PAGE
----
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Perma-Fix Environmental Services, Inc. (NASDAQ:PESI)

Q1 2014 Results Earnings Conference Call

May 08, 2014 11:00 AM ET

Executives

David Waldman - Crescendo Communications

Dr. Lou Centofanti - Chairman and CEO

Ben Naccarato - Chief Financial Officer

Analysts

Al Kaschalk - Wedbush

Bill Nasgovitz - Heartland

Operator

Greetings, and welcome to the Perma-Fix Environmental Services First Quarter 2014 Conference Call. At this time all participants are in a listen-only mode. A brief question-and-answer session will follow the formal presentation. (Operator Instructions). As a reminder, this conference is being recorded. It is now my pleasure to introduce your host, David Waldman, of Crescendo Communications. Thank you, sir. You may begin.

David Waldman

Thank you. Good morning, everyone, and welcome to Perma-Fix Environmental Services first quarter conference call. On the call with us this morning are Dr. Lou Centofanti, Chairman and CEO, and Ben Naccarato, Chief Financial Officer. The company issued a press release this morning containing first quarter financial results, which is also posted on the company's website. If you have any questions after the call or would like any additional information about the company, please contact Crescendo Communications at 212-671-1021.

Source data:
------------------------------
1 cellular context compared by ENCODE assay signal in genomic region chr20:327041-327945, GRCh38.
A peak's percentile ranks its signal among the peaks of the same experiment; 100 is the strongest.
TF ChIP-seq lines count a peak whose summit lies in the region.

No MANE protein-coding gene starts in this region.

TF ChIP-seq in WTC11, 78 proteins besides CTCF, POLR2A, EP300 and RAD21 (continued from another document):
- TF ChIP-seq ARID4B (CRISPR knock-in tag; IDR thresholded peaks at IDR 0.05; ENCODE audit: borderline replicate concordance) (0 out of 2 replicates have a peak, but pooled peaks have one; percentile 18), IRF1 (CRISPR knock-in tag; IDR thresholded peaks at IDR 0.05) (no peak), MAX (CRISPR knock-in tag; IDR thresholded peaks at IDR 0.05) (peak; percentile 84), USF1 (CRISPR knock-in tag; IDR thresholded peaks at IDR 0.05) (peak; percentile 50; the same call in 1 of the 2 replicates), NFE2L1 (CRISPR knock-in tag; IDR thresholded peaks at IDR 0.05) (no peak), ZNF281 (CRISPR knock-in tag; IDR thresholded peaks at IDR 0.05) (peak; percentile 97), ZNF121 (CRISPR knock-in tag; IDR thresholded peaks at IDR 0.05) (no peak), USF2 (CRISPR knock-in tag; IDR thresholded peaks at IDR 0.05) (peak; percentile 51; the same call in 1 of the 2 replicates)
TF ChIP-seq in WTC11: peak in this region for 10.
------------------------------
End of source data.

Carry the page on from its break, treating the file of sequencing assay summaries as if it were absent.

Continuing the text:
I'd also like to remind everyone that certain statements contained within this conference call may be deemed forward-looking statements within the meaning of the Private Securities Litigation Reform Act of 1995.

All statements on this conference call, other than the statements of historical fact, are forward-looking statements that are subject to known and unknown risks, uncertainties and other factors, which could cause actual results and performance of the company to differ materially from such statements. These risks and uncertainties are detailed in the company's filings with the U.S. Securities and Exchange Commission. The company makes no commitment to disclose any revisions to forward-looking statements or any facts, events or circumstances after the date hereof that bear upon forward-looking statements.